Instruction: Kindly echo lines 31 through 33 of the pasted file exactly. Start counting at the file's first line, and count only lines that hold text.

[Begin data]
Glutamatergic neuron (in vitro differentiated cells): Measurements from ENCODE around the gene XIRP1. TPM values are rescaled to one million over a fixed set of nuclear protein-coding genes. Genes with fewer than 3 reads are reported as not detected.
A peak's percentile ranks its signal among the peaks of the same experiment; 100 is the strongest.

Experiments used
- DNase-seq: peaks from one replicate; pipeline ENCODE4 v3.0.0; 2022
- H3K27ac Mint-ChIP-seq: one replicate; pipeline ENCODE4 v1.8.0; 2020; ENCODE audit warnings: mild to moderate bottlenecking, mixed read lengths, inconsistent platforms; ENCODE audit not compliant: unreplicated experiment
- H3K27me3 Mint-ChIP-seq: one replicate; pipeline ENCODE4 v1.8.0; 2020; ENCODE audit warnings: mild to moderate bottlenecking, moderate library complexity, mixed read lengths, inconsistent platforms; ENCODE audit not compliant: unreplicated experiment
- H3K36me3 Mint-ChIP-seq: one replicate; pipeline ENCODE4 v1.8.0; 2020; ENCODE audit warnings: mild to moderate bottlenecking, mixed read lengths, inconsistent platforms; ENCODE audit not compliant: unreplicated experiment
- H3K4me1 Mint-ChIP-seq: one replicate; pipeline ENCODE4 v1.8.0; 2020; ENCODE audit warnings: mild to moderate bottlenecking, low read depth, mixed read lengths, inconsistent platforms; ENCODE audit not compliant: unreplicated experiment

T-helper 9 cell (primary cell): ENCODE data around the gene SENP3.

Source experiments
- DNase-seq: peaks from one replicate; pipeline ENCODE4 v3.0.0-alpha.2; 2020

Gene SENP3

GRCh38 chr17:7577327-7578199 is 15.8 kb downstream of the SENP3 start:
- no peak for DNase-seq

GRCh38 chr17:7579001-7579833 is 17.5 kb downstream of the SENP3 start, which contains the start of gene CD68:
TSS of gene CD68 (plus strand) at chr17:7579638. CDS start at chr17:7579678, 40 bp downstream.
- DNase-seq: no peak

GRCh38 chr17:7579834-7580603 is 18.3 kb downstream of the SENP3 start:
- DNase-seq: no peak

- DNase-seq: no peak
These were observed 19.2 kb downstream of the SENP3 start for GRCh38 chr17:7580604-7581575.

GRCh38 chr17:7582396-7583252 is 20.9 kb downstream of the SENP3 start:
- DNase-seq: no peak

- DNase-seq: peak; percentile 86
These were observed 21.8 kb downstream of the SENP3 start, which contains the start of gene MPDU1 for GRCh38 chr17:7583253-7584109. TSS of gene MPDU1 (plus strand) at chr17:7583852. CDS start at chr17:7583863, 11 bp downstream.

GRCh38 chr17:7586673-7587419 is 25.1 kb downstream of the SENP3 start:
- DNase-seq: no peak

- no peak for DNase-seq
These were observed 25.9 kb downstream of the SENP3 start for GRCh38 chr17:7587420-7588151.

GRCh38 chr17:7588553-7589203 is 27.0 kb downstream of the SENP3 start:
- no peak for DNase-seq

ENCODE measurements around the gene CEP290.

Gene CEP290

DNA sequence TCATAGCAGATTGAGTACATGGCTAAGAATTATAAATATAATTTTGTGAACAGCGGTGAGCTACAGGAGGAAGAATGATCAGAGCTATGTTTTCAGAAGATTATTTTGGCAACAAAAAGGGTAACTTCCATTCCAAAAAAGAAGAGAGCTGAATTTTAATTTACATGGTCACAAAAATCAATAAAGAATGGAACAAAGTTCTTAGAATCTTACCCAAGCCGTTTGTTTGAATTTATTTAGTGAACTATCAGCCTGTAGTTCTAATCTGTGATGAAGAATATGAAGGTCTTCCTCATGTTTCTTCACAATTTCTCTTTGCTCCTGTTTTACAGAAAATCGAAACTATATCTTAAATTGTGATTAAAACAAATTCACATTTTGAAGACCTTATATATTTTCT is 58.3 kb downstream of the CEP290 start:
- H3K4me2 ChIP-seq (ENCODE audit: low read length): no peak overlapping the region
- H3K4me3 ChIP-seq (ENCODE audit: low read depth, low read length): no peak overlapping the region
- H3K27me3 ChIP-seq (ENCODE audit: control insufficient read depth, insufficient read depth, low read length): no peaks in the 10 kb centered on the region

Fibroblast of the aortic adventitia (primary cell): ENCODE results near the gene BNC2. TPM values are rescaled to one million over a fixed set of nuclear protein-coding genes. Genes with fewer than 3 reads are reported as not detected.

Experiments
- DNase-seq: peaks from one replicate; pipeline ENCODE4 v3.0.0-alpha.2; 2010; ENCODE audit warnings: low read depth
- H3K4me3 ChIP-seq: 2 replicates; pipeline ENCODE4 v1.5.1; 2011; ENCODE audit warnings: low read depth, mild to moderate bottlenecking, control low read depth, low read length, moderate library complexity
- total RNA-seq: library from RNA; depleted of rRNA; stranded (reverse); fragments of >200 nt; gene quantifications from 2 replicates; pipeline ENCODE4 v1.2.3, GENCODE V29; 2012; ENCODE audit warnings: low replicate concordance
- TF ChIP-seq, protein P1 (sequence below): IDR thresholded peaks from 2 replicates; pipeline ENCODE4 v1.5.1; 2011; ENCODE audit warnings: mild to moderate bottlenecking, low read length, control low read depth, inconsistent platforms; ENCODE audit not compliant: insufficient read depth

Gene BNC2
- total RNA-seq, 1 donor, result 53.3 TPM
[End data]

- no peak for DNase-seq

ENCODE measurements around the gene CEP290.

Gene CEP290